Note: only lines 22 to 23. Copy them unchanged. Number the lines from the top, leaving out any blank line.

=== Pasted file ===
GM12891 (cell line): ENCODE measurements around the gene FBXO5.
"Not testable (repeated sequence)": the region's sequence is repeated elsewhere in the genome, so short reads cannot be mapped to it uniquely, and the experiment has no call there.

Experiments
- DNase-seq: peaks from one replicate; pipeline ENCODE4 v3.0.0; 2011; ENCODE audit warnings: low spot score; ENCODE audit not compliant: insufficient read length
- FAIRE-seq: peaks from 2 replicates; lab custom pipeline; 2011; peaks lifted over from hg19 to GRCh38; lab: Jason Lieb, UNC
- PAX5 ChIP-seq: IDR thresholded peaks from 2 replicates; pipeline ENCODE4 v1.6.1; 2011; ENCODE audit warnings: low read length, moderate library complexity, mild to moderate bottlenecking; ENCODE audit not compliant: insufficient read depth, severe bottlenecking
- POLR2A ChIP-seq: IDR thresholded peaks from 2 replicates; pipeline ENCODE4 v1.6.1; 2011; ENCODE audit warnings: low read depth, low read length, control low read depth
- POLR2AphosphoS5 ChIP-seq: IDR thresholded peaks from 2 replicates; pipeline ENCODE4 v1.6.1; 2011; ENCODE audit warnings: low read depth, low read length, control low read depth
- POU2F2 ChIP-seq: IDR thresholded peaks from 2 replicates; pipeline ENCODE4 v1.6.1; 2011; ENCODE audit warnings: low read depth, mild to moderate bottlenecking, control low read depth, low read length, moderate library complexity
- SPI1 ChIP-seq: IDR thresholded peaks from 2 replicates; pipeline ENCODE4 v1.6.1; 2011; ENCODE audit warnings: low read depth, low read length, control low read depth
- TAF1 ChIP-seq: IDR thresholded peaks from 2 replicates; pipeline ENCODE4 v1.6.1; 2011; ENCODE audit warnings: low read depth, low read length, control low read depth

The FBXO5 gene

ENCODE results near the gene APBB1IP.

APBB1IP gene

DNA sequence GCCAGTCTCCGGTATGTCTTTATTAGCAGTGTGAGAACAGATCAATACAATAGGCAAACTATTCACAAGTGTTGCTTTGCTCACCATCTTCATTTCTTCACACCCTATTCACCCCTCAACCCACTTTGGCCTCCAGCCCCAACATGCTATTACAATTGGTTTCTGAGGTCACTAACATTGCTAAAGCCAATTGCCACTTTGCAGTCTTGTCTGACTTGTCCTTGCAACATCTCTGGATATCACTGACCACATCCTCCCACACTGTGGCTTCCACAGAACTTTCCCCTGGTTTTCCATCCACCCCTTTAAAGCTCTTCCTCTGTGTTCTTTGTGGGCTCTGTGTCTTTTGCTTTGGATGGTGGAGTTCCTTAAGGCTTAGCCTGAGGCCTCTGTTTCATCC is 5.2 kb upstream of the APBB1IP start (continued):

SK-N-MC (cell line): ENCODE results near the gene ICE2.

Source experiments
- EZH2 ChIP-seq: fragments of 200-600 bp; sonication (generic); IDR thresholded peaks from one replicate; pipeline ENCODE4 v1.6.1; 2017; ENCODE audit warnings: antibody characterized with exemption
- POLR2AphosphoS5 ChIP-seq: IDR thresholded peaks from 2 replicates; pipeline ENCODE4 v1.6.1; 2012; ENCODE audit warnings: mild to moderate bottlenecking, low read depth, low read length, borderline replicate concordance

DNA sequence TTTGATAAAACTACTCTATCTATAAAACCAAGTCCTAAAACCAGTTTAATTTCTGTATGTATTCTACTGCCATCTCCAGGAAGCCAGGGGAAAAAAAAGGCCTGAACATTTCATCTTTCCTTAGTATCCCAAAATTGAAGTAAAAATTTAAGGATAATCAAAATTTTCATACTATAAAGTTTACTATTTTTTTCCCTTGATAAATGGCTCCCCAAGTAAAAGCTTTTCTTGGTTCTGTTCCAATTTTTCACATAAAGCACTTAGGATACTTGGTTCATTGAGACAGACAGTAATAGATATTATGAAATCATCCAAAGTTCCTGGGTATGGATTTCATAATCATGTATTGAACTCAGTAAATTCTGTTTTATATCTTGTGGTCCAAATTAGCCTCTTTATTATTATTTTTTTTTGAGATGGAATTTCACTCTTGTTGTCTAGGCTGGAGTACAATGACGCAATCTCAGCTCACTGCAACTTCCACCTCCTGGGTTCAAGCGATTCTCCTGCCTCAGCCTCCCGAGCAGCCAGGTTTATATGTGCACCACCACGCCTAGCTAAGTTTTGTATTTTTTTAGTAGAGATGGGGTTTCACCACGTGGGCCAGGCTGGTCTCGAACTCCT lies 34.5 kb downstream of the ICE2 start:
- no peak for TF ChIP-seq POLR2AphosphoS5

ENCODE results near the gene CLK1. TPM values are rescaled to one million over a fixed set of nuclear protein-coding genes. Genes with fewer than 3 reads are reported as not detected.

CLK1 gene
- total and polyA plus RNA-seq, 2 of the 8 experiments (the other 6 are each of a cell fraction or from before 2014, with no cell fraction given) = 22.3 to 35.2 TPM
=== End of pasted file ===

ENCODE results near the gene CLK1. TPM values are rescaled to one million over a fixed set of nuclear protein-coding genes. Genes with fewer than 3 reads are reported as not detected.

CLK1 gene